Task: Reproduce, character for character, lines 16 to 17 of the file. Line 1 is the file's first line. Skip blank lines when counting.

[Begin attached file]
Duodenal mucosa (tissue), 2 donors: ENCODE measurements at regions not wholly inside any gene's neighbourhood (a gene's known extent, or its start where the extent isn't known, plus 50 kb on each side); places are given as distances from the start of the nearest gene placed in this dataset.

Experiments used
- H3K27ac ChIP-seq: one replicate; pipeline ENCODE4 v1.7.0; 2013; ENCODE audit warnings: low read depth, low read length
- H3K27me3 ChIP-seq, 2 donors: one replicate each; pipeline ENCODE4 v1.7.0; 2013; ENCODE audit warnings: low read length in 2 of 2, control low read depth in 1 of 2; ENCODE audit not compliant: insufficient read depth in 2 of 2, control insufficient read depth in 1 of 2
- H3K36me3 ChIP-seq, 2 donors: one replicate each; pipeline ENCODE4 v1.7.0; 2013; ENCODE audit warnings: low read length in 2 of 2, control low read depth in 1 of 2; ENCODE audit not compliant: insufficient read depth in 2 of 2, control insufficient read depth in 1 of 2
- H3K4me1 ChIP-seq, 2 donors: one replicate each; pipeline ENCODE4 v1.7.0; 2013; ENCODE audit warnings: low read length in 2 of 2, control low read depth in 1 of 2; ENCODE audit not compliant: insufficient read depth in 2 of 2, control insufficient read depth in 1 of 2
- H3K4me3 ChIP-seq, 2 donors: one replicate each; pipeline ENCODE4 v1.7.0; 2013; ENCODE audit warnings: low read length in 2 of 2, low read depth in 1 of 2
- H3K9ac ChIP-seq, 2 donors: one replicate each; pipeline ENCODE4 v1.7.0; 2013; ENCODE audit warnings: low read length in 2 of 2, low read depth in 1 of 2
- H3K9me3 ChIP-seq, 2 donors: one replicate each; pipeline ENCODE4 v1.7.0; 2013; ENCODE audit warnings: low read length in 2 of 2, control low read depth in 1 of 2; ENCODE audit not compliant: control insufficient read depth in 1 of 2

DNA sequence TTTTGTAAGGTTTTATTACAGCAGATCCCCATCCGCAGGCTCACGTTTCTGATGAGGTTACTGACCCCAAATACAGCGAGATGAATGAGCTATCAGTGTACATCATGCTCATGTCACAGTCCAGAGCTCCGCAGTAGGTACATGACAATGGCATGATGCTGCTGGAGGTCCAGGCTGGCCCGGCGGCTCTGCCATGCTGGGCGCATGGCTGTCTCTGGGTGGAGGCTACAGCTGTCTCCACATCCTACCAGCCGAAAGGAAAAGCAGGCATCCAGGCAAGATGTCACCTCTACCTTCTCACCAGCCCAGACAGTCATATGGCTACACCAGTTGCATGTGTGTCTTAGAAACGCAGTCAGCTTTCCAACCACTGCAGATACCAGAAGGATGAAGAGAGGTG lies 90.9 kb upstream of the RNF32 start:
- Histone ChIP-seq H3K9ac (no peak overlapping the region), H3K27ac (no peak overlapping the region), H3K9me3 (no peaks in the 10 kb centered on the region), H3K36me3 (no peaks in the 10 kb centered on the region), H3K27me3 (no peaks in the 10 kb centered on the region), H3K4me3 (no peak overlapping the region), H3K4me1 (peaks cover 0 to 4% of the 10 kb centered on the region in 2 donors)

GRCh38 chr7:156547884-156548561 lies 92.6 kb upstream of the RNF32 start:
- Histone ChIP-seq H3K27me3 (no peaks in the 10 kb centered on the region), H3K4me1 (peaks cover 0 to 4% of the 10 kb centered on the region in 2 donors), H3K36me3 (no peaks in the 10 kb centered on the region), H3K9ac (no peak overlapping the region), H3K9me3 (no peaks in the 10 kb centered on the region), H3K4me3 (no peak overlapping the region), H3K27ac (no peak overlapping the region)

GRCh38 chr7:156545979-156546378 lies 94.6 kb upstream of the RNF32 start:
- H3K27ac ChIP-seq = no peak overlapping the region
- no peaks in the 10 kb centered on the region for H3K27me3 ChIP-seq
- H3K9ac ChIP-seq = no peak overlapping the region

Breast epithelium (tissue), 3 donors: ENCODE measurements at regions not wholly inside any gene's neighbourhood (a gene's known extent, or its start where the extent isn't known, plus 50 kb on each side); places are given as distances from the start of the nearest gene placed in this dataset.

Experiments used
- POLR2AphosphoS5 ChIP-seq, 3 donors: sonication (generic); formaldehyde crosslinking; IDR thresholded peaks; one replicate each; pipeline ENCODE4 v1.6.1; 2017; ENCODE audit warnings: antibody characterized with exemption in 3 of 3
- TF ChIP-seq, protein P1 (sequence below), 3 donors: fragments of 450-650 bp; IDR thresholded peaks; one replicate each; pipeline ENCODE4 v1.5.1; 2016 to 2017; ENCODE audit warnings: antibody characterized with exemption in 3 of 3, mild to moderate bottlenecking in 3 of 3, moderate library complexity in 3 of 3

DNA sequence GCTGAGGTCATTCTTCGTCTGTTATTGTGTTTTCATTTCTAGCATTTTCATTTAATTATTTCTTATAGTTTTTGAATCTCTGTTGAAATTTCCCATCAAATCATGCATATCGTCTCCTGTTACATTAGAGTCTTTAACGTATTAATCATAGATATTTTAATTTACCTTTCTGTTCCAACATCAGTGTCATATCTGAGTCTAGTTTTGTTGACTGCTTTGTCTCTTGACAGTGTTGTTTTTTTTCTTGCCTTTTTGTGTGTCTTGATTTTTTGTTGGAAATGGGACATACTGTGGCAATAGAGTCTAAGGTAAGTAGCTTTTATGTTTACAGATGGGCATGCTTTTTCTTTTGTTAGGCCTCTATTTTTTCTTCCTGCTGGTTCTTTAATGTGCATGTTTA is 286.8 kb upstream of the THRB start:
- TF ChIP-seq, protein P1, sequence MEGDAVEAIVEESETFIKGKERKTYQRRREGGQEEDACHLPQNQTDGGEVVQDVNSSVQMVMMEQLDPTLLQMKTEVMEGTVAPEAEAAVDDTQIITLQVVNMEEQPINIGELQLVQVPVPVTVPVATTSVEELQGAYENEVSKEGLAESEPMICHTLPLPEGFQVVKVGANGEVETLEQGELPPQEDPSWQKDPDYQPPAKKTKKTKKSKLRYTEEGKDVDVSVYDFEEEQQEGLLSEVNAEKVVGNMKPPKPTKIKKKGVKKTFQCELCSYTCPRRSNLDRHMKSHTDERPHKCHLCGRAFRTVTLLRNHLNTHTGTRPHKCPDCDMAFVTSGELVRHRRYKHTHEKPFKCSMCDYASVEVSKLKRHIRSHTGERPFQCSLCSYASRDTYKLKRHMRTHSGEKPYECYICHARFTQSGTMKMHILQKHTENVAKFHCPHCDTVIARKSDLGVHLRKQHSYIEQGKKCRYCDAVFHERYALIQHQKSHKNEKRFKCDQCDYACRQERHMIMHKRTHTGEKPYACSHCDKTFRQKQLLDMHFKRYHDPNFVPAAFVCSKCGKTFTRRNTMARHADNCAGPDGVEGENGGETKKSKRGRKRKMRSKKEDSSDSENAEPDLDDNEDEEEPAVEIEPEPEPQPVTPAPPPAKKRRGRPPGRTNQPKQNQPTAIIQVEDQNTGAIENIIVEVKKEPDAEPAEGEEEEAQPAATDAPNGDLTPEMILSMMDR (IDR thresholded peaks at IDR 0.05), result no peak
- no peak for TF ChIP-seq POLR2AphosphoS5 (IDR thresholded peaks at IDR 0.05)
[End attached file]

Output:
- no peaks in the 10 kb centered on the region for H3K27me3 ChIP-seq
- H3K9ac ChIP-seq = no peak overlapping the region